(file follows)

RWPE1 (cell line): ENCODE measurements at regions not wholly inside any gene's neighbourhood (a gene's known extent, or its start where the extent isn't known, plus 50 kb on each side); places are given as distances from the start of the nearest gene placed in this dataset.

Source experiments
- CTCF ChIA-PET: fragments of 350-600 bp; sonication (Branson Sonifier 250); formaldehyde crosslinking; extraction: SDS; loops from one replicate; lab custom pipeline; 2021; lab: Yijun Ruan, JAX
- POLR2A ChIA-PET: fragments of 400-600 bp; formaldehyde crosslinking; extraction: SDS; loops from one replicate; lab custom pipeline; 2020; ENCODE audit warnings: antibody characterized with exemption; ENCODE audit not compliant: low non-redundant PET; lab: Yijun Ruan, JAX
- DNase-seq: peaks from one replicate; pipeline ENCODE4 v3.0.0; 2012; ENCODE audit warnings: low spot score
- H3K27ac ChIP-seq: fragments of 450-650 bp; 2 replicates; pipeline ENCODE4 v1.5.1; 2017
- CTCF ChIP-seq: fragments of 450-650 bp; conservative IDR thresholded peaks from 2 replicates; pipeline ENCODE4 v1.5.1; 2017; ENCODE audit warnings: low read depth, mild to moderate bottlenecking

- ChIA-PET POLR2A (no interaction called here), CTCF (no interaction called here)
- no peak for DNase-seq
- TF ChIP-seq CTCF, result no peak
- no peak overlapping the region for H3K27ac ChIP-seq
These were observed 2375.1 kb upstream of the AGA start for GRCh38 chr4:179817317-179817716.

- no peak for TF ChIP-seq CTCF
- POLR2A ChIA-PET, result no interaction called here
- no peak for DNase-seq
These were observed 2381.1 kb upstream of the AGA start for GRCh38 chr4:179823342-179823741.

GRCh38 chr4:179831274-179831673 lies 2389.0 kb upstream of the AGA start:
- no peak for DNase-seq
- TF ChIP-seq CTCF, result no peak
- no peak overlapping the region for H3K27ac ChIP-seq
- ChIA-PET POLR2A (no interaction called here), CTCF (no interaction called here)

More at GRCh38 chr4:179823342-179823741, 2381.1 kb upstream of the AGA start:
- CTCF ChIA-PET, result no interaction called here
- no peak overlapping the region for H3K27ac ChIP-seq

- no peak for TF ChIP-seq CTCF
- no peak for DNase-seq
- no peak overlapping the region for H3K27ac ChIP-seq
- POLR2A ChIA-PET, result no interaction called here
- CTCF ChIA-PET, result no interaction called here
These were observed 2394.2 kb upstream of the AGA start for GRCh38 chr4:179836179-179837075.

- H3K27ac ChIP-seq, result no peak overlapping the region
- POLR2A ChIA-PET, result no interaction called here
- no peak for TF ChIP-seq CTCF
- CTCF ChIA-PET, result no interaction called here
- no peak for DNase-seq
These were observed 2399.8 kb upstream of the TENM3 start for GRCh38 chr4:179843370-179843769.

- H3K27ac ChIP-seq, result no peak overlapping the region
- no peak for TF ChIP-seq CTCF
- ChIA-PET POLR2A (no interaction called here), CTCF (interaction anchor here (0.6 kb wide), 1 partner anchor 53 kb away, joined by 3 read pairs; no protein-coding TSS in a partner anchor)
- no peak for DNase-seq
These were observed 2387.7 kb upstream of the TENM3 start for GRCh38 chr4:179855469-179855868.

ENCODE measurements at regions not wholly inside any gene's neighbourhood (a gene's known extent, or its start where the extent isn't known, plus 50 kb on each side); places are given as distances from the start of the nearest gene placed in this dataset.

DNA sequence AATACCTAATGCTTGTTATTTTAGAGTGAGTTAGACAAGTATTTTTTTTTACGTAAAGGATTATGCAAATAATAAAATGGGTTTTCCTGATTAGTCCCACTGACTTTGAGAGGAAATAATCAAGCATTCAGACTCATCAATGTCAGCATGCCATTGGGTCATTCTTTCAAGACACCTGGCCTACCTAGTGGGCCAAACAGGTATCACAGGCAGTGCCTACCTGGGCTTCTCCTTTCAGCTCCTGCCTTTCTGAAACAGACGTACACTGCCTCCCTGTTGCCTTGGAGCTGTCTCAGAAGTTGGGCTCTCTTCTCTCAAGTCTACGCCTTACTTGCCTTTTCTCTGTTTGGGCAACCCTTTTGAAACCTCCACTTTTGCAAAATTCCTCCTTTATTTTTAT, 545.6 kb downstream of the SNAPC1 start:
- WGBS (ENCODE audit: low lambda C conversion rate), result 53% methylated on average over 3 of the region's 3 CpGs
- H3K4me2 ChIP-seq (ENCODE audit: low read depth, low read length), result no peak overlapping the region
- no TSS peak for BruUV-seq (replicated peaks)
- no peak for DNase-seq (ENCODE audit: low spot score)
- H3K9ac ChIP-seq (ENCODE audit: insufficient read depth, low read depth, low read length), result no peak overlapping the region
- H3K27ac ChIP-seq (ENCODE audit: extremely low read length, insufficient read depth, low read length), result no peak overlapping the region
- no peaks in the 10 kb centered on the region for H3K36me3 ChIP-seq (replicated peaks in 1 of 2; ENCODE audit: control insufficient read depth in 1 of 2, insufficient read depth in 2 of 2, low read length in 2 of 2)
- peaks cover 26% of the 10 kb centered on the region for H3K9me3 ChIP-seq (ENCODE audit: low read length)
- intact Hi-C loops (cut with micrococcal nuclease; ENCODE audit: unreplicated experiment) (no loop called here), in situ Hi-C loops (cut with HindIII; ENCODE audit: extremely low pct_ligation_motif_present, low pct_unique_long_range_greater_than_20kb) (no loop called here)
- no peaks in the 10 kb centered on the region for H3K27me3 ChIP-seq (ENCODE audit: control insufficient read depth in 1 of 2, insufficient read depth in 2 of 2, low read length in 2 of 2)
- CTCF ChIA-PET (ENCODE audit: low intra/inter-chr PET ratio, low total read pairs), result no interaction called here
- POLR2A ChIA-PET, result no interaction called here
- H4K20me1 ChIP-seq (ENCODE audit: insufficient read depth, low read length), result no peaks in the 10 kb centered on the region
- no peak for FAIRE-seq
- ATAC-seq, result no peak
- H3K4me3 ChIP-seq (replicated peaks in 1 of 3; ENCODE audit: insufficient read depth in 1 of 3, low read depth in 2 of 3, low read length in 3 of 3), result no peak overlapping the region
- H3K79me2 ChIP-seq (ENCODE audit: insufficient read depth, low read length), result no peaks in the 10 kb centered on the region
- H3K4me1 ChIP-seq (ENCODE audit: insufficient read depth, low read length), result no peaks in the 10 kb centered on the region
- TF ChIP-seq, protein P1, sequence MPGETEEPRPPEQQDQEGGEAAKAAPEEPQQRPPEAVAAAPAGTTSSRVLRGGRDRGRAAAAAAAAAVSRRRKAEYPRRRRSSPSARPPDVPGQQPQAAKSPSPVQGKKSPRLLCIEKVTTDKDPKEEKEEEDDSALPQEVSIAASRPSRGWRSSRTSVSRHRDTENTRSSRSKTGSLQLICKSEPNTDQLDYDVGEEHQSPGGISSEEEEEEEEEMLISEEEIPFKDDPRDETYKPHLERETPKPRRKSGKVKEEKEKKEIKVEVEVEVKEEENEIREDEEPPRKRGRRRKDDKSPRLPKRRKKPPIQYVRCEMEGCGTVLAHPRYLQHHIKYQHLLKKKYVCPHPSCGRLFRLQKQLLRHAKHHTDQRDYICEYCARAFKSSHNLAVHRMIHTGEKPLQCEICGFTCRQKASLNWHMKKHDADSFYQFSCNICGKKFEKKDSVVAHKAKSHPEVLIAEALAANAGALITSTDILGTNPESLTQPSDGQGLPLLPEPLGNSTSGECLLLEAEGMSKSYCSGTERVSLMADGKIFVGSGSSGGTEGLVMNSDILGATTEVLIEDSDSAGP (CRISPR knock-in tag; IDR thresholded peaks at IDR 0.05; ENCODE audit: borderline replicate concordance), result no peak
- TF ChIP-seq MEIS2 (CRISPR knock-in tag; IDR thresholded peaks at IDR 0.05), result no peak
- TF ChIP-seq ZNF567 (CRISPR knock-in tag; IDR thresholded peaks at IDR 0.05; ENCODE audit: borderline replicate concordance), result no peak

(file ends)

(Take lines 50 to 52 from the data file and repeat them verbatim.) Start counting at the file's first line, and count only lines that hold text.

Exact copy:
- no peaks in the 10 kb centered on the region for H3K36me3 ChIP-seq (replicated peaks in 1 of 2; ENCODE audit: control insufficient read depth in 1 of 2, insufficient read depth in 2 of 2, low read length in 2 of 2)
- peaks cover 26% of the 10 kb centered on the region for H3K9me3 ChIP-seq (ENCODE audit: low read length)
- intact Hi-C loops (cut with micrococcal nuclease; ENCODE audit: unreplicated experiment) (no loop called here), in situ Hi-C loops (cut with HindIII; ENCODE audit: extremely low pct_ligation_motif_present, low pct_unique_long_range_greater_than_20kb) (no loop called here)